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"Star Trek without tranporters?" Topic


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20 Nov 2020 10:04 p.m. PST
by Editor in Chief Bill

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Ghostrunner20 Nov 2020 1:54 p.m. PST

I think the most 'controversial' technology in Star Trek seems to be the transporter.

I know Warp Drive has a host of issues to the point of seeming impossible as well, but transporters have AT LEAST the following issues:

- How do you re-assemble someone hundreds of kilometers away without a receiving station?
- Is it really you that got reassembled, or just a copy (every time you 'beam down' you are choosing to die)?
- The fact that converting a typical human to energy and zapping them down to a planet would probably result in enough energy transfer to vaporize a good sized city if anything went wrong with the materialization process.

So the question is: would Star Trek still be Star Trek without the Transporter?

Enterprise gave it a shot, but even in the first episode, they had a working transporter and in fact used it to save the day at the very end.

WaltOHara20 Nov 2020 2:03 p.m. PST

"- Is it really you that got reassembled, or just a copy (every time you 'beam down' you are choosing to die)?"

This. This right here. Whenever I think of the metaphysical aspects of this.. I get the creeps. It's basically a science fiction version of the Prestige.

Personal logo Parzival Supporting Member of TMP20 Nov 2020 2:47 p.m. PST

Very early on the Schlock Mercenary web comic deals with a similar question that has repercussions which run through the storyline. By the end, other questions are raised as well— what is the meaning of "death" if a duplicate you with all your experiences, memories, knowledge, etc. can be almost instantly produced? Are you the same person as the you who died?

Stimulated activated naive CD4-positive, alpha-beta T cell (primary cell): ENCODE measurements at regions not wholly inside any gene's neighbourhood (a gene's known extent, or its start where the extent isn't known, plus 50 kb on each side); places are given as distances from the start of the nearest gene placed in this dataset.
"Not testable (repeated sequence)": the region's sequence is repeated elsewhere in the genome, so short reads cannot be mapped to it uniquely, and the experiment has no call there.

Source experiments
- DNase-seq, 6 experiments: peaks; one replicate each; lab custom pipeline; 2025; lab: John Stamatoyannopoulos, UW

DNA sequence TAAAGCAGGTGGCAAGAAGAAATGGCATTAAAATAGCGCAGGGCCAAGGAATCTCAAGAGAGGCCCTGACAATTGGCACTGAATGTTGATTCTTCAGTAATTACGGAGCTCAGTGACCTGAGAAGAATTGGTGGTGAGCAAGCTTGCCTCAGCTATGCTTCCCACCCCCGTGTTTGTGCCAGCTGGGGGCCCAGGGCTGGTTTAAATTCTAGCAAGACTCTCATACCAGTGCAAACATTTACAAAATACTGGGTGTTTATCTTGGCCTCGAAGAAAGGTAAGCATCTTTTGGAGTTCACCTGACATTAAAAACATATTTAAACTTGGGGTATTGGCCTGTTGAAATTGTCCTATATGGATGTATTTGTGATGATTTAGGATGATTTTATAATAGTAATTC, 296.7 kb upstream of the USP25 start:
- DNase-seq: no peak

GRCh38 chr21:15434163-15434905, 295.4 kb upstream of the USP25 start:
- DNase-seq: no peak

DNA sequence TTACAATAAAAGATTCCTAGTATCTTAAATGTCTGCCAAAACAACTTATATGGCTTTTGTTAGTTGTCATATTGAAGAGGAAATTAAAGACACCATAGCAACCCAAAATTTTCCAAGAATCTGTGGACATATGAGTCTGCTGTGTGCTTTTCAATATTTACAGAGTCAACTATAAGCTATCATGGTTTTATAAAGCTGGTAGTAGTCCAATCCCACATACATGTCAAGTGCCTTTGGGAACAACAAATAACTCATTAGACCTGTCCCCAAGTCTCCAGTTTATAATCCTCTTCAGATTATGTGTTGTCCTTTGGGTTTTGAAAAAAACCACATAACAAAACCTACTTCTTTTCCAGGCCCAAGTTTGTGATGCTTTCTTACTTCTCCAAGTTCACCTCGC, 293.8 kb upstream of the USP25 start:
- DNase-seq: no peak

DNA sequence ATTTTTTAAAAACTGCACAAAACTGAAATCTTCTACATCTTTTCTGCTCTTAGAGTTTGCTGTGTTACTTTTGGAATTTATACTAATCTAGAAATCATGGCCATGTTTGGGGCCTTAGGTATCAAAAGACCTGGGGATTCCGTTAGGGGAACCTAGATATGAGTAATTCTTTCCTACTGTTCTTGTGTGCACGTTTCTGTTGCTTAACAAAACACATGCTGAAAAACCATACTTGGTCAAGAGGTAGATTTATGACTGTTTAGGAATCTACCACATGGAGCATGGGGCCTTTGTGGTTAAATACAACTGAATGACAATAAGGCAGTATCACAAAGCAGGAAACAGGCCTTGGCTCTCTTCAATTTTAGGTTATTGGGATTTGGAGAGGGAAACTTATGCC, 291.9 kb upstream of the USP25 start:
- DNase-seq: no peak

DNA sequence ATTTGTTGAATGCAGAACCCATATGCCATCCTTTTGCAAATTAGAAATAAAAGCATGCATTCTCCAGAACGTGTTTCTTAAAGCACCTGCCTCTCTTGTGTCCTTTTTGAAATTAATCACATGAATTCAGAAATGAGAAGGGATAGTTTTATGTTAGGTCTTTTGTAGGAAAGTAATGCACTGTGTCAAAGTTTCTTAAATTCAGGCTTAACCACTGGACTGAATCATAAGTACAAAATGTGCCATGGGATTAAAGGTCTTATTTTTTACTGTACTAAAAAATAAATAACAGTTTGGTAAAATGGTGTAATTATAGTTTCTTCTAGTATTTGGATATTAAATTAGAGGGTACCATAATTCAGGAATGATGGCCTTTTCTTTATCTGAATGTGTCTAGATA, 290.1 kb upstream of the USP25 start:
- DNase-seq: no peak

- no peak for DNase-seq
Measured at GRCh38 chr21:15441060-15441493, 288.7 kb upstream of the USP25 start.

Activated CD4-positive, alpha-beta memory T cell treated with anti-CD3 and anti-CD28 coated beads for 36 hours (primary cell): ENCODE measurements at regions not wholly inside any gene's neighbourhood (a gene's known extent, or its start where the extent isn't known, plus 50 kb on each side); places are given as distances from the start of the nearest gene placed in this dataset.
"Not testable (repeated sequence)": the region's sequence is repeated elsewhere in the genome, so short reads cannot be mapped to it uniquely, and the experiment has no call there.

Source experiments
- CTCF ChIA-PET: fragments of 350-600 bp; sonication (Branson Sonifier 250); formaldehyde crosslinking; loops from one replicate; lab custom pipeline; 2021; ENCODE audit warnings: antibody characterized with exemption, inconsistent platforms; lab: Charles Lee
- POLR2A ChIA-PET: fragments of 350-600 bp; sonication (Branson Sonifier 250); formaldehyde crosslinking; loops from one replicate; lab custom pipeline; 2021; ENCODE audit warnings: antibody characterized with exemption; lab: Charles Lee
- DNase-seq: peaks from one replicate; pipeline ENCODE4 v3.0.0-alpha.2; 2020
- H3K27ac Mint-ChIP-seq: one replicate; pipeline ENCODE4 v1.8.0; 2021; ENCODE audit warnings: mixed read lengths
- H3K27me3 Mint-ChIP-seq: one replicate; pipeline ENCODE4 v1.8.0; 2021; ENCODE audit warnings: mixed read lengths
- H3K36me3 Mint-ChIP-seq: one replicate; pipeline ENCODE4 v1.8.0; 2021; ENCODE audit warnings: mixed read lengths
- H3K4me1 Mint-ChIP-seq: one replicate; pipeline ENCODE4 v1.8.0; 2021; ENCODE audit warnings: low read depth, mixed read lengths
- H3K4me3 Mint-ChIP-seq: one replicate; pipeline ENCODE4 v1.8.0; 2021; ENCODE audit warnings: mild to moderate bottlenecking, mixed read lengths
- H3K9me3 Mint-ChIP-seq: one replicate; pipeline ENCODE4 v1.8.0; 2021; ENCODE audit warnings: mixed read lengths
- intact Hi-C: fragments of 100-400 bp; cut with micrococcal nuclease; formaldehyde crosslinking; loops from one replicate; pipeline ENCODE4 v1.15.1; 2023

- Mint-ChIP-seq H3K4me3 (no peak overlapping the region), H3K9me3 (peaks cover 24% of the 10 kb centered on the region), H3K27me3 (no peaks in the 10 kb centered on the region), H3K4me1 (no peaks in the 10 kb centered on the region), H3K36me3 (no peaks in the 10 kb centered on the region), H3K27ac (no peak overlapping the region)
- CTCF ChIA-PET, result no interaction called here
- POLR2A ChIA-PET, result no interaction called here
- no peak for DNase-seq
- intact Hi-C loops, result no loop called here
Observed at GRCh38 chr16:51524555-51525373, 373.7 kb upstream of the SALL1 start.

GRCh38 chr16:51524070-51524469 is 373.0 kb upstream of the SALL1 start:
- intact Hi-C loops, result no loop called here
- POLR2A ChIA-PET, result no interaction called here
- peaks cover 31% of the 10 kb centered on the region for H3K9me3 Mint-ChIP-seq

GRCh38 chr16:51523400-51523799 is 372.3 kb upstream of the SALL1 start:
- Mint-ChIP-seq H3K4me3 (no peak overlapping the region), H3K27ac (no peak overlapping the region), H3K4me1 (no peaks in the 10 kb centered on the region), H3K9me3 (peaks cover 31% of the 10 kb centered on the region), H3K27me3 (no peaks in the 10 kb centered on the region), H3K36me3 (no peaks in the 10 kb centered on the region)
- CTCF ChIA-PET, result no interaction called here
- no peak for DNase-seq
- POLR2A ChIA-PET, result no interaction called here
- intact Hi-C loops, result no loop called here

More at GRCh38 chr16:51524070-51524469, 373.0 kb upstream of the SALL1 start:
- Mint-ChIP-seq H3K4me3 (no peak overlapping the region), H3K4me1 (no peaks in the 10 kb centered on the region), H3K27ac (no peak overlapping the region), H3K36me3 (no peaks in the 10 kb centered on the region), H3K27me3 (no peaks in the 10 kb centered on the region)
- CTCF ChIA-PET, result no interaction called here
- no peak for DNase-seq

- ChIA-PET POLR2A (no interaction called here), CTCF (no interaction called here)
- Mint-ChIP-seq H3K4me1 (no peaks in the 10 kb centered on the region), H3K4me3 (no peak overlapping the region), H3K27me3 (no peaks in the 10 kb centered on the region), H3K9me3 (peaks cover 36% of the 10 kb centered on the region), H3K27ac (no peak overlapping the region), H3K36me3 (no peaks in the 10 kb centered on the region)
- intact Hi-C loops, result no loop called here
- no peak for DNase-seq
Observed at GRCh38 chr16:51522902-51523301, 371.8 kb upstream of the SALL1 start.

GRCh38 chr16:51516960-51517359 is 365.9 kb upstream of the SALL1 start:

schlockmercenary.com

Of course, what makes you, you? In the end, we're all made of absolutely identical components— one atom of hydrogen is fundamentally indistinguishable from another— and all are part of the same space time energy field which comprises the Universe. So if I take one atom of hydrogen, convert it to energy, and transfer it across spacetime and convert it back to hydrogen, does it not remain the "same" atom for all intents and purposes? And if it is a molecule of different atoms, does it not remain the same molecule? And if it is a complex combination of molecules (as a human body, including the complex neural network of the brain), does it not remain the same combination, and thus the same body and the same person? And if therefore it is the same person, how can that person be said to "die"? It is still part of the Universal Field of Spacetime, with only its construction momentarily altered and its location permanently changed.